Being caught up in a cycle of dealing the toxic people is exhausting. It goes beyond the workplace; people exhibiting such behaviors are sometimes in our homes and are our close friends. Culture has overemphasized the role of relationships between us and others. However, it has also failed in telling us is watching out for negative ones and what to do when we reach that realization.
What makes toxic relationships destructive?
Phrases such as ‘” love hurts” are misplaced. Love is used along with words such as purity, harmony, patience, hope, self-control among others. Love in itself does not hurt. The hurt comes from loving someone who steps out of love. Thus explains the phrase comes up when a person has wronged us, or we watch others suffer.
Retaining the notion of love hurting is dangerous. It stops us from creating healthy boundaries with others, which is an act of self-love. When that is not present, attack, blame, jealousy, guilt, manipulations, and lies become the norm, which demonstrates an absence of love. Even though these feelings might be present for a time, what is important is that they get worked through.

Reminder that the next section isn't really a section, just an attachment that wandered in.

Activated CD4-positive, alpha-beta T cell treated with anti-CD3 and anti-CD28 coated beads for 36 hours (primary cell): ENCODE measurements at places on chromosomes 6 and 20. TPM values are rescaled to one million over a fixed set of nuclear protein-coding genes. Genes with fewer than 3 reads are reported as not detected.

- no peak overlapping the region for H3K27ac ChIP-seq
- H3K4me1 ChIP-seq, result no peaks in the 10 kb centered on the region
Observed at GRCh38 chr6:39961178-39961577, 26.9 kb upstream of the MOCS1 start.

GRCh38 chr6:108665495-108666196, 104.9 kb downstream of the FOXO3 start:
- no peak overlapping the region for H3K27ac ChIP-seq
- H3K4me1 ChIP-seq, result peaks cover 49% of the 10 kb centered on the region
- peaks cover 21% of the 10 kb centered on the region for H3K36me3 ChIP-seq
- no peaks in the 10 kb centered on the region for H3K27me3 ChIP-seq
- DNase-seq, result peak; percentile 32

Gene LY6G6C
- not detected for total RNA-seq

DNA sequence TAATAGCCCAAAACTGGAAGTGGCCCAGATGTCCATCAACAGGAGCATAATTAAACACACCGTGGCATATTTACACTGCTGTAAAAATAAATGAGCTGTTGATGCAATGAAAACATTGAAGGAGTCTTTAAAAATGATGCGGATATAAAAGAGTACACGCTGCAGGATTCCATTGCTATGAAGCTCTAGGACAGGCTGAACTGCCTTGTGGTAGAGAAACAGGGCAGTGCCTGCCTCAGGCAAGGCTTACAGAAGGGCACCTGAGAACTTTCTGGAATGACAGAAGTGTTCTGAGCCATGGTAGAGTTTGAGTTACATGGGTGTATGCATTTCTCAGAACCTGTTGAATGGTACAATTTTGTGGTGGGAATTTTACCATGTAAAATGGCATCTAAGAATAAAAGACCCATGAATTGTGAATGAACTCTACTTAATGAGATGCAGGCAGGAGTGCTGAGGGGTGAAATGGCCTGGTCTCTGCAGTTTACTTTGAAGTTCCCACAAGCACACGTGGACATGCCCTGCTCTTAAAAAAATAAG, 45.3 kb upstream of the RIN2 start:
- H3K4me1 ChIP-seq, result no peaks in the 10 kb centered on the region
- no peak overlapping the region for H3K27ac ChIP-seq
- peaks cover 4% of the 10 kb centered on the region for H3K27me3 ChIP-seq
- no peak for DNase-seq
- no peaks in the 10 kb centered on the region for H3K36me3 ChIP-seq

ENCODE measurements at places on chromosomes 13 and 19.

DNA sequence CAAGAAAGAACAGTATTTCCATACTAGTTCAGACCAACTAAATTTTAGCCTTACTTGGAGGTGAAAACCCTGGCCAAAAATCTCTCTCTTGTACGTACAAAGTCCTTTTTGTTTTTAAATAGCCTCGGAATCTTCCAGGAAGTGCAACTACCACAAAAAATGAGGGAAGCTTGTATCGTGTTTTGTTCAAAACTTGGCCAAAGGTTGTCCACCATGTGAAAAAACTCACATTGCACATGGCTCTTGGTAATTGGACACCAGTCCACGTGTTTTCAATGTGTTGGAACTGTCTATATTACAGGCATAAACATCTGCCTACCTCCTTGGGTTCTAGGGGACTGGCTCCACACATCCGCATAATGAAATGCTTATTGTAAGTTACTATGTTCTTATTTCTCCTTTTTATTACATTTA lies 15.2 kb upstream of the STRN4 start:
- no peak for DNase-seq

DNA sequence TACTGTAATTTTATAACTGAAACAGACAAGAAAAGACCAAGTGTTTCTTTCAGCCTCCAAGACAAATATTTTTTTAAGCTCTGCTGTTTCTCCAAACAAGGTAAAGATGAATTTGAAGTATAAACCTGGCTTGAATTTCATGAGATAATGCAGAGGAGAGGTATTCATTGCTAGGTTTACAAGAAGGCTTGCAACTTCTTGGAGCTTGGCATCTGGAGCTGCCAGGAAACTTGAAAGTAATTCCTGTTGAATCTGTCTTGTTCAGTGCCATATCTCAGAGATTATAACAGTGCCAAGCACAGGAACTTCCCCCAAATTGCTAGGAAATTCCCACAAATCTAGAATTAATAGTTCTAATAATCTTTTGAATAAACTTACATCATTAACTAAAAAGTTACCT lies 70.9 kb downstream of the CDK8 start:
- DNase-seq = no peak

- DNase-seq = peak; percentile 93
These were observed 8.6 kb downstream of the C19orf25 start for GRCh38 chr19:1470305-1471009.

Toxic people are destructive because they don’t want to change. It is an aspect of exerting control. If people working in a web development agency are working with a toxic client, they will find that they will be unproductive, stressed and even lose money out malice. Between close people, it is more complicated.
Don’t expect change
The reason why people put up with or linger in toxic relationships especially with people close to them is the hope the other party will change. Unless the person takes up blame and sees things differently, nothing about the situation will improve. Not wanting to see this cold truth is what has people staying in bad relationships. They think any changed will prompt the other person to do the same. However, that never happens. If it does, it is often for a short period, before the old behavior continues.
Don’t be hard on yourself
Walking away from stressful people is hard especially if you have played a part. However, remember that it is just as crucial for the other person to take responsibility and facilitate healing and growth. Even if you keep getting caught up in a cycle, don’t be hard on yourself. It takes time to undo habits that we have also facilitated and to move past them.
However, keep in mind that detachment from the toxic person and behavior doesn’t mean you don’t love them. It merely implies you like yourself enough to place boundaries that a reasonable person ought to respect. If you find yourself thinking being kind to someone is the way to heal them, it is likely you are getting caught back up in the cycle. Why? You cannot change anyone; only yourself.